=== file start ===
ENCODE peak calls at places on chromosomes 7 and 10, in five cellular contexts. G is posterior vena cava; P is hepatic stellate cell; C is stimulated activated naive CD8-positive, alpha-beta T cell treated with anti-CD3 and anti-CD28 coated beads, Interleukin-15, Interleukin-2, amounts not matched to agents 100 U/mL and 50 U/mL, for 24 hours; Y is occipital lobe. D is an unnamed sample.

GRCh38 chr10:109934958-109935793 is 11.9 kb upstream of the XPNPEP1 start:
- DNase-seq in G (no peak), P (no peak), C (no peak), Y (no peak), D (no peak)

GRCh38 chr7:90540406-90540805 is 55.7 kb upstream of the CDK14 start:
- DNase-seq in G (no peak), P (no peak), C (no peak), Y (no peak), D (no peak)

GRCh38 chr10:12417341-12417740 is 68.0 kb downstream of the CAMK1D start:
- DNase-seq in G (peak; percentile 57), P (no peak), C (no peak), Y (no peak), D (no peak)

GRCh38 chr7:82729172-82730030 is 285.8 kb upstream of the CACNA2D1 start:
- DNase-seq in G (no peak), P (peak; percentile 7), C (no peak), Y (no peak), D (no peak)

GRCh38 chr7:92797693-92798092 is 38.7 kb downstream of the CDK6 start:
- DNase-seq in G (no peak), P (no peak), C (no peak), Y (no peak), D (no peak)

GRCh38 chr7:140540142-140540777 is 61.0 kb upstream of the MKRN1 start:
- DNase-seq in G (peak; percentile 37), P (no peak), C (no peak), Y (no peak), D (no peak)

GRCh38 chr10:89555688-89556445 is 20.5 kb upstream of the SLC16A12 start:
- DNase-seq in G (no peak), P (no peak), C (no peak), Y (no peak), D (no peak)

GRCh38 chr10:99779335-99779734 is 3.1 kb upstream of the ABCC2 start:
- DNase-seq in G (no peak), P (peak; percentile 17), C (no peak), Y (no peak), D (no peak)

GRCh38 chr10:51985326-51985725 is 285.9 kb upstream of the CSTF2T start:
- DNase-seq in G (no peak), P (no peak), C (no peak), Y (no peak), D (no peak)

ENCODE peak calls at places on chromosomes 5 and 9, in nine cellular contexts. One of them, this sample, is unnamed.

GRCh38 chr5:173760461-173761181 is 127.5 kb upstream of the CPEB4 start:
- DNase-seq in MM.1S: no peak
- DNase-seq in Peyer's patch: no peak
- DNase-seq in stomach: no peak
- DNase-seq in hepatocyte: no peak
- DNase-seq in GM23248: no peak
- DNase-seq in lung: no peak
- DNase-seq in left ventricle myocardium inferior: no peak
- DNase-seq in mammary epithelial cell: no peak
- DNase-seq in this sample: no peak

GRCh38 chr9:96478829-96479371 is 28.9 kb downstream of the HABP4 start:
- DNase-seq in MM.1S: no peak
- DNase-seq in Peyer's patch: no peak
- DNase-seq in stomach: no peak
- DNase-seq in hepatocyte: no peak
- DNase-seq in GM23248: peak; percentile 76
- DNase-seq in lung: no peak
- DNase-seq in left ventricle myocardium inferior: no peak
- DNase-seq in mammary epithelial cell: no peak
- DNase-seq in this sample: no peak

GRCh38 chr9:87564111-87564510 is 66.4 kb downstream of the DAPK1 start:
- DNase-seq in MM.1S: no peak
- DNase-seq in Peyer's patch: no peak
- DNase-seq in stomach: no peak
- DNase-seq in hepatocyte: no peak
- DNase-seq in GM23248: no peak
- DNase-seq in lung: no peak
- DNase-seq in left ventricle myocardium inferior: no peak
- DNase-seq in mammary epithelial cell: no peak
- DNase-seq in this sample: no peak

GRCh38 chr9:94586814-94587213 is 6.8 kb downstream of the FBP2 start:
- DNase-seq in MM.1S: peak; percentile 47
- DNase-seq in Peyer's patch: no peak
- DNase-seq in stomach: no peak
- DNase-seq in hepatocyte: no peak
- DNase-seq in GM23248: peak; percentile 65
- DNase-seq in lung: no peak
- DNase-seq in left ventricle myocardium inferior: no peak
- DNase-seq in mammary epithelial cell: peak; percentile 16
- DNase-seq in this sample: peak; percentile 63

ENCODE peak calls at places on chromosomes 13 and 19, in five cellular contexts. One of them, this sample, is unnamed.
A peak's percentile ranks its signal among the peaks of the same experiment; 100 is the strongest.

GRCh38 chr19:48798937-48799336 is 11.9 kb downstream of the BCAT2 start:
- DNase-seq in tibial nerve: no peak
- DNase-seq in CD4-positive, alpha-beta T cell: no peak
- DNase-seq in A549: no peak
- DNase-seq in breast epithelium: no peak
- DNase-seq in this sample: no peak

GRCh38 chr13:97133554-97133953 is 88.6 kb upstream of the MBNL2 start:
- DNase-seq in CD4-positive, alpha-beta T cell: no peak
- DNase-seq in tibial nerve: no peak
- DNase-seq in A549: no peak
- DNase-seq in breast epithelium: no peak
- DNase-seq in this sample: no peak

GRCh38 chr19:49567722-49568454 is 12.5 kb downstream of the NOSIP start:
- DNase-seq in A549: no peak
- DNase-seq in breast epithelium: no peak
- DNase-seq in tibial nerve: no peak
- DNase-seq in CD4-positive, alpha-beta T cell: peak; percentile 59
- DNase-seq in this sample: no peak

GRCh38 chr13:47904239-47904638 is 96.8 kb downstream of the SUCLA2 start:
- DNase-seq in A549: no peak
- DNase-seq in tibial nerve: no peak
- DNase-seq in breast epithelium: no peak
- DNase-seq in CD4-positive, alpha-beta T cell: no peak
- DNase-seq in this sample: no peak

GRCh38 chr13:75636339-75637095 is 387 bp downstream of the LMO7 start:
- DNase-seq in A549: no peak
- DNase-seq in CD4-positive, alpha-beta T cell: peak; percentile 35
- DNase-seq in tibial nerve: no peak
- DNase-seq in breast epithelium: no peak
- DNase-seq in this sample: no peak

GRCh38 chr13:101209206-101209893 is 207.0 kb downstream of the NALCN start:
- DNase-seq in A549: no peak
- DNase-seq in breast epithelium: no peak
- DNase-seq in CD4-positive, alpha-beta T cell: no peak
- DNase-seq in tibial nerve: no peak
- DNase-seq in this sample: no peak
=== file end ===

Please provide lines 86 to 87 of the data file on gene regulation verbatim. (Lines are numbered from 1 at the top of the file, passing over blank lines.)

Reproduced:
- DNase-seq in this sample: no peak

GRCh38 chr13:75636339-75637095 is 387 bp downstream of the LMO7 start: